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In a recent news article I've read that Bradley Manning has received a 35 years prison sentence. I can't even begin to understand how to feel about this. On one hand, he was a member of an organisation that specifically prohibited what he has done. On the other hand, the same organisation was swearing to anyone having ears that it doesn't do what Manning revealed they did. The multiple levels of "law" that are apparent both in this case and the Edward Snowden case are sure to make even jurists scratch their heads. In cases where some guy is arrested based on a secret law, incarcerated and pretty much tortured in a secret prison then sentenced by a secret court, it all seems like an alternate reality. We've had people close their web businesses, then declaring they can't discuss why they did it because it would be illegal. Please feel free to read the links above, although that may well put you in a special category for US surveillance, for all I know. (OK, let's not be mean!)

The thing with Manning, though, is that he was a mere private, a kid. By the accounts revealed in the court, he was the product of an alcoholic mother and had gender identity issues, as well. He revealed some information (I will be discussing that in a moment), then he was pretty much caught and incarcerated. Do pay attention to the last paragraphs of the Ars Technica article on his sentencing:
During one period of his pretrial incarceration, Manning's clothing was confiscated every night, and he was then forced to stand for inspection by guards while naked. He was also prevented from sleeping between 5am and 8pm and not allowed to have sheets on his bed.
. Then they sentence to guy to 35 years in prison, maybe he can get out in 8 if he "behaves well". This is the story of a screwed up kid with a conscience that now gets even more screwed up. Of course, there is the possibility that he gets out of prison, writes a book, sells the movie rights and becomes a rich hero of the masses...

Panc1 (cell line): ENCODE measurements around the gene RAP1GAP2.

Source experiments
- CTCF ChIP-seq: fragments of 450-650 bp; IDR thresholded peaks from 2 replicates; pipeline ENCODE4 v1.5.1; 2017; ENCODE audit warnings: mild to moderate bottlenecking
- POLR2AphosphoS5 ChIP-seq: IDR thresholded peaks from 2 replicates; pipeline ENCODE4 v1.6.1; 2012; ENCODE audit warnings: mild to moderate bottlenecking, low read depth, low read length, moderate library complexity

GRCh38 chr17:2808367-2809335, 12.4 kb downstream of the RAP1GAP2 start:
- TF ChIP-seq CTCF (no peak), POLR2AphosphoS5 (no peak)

Then there is the extent of the information he leaked, information that was then published by another entity, Wikileaks, which at least in theory should have restricted publishing any material that exposed specific people to harm. Wikileaks continues to do well, just as the news outlets that published information like this from Manning and Snowden (arguably harassed by governments, but still in business), which for me makes no sense, since that should mean the publishing of those articles is legal. So the only illegal thing these guys did was give information that is legal to publish to publishing entities. It is hard to see this as anything else than punishing people for telling on you. I see it like a bad teacher beating children who told on him to their parents, bureaucratic institutions that are flexing their muscles when being confronted with even the idea of oversight. Can anyone explain to me how this is different?

Now, obviously the upbringing and psychology of the guy leaking government information shouldn't even be on the table here. What we should be discussing is what is reported in those leaks and what the effect on the people (and their serving government) is. However, that is way over my head. I can read reports of torture of an American private by Americans and be flabbergasted, I can feel disgust when watching the video of a helicopter pilot shooting dead a dozen people kilometres away because he thinks he sees an RPG, and they are actually reporters with a camera, but there are a lot of documents that were leaked, from foreign diplomacy and espionage on allies to reports of wrongdoings by army and intelligence entities. I can't claim to know enough about this stuff to make a statement, but as far as I can see, nobody really appears to know enough about this. It seems like the little government oversight we expect as people was missing to begin with. And that is what worries me. Stop making examples out of people who come forward with untoward things because you can't adapt to the reality of the people who hired you!


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